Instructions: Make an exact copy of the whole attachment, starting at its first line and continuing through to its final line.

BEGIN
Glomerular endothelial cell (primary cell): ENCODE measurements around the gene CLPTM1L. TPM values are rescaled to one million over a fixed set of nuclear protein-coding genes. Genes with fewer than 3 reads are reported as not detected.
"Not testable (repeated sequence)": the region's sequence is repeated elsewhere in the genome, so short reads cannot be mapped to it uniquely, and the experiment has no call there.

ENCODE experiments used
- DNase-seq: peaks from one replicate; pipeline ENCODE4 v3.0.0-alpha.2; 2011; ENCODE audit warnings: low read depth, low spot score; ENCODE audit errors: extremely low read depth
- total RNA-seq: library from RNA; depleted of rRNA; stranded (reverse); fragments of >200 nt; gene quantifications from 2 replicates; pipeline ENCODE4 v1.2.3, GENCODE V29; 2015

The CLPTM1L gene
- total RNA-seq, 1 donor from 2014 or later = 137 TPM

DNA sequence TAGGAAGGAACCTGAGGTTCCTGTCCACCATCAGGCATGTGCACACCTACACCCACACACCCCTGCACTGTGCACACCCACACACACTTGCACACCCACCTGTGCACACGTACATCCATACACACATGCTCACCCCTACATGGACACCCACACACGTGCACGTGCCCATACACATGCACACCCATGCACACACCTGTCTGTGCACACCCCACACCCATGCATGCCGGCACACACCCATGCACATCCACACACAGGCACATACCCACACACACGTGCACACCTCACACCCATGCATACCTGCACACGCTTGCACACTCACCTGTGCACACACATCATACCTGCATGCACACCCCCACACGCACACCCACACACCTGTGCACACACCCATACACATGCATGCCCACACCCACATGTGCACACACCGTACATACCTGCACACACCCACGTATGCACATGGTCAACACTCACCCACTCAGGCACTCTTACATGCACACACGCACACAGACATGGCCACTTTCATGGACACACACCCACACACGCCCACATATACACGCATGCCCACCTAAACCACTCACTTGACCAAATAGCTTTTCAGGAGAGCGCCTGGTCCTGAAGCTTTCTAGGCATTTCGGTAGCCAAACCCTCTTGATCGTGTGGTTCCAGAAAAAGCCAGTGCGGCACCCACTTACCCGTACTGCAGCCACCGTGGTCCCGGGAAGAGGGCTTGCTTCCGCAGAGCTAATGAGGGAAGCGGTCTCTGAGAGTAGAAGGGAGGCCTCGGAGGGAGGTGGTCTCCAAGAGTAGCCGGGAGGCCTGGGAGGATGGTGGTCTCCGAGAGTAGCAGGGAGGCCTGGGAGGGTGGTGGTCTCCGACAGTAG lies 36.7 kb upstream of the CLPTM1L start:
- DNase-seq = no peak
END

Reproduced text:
Glomerular endothelial cell (primary cell): ENCODE measurements around the gene CLPTM1L. TPM values are rescaled to one million over a fixed set of nuclear protein-coding genes. Genes with fewer than 3 reads are reported as not detected.
"Not testable (repeated sequence)": the region's sequence is repeated elsewhere in the genome, so short reads cannot be mapped to it uniquely, and the experiment has no call there.

ENCODE experiments used
- DNase-seq: peaks from one replicate; pipeline ENCODE4 v3.0.0-alpha.2; 2011; ENCODE audit warnings: low read depth, low spot score; ENCODE audit errors: extremely low read depth
- total RNA-seq: library from RNA; depleted of rRNA; stranded (reverse); fragments of >200 nt; gene quantifications from 2 replicates; pipeline ENCODE4 v1.2.3, GENCODE V29; 2015

The CLPTM1L gene
- total RNA-seq, 1 donor from 2014 or later = 137 TPM

DNA sequence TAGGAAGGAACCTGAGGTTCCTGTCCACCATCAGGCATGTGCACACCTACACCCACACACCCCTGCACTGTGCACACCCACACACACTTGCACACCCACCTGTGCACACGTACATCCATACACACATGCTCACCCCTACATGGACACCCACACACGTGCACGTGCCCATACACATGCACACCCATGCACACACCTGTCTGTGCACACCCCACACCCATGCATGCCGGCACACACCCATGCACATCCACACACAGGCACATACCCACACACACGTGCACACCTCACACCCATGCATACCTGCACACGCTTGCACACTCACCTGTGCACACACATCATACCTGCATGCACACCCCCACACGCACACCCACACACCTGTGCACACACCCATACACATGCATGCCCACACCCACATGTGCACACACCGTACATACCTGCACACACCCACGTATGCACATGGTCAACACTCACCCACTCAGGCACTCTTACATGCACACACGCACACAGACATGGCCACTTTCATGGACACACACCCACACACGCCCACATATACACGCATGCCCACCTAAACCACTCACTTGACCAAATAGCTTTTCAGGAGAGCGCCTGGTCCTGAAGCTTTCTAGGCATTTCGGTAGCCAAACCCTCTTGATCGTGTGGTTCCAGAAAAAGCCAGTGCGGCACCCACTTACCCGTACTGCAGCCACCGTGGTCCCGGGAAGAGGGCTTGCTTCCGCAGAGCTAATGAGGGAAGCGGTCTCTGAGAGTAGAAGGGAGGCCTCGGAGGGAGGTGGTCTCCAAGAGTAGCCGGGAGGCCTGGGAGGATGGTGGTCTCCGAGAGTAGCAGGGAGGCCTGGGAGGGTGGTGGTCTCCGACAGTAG lies 36.7 kb upstream of the CLPTM1L start:
- DNase-seq = no peak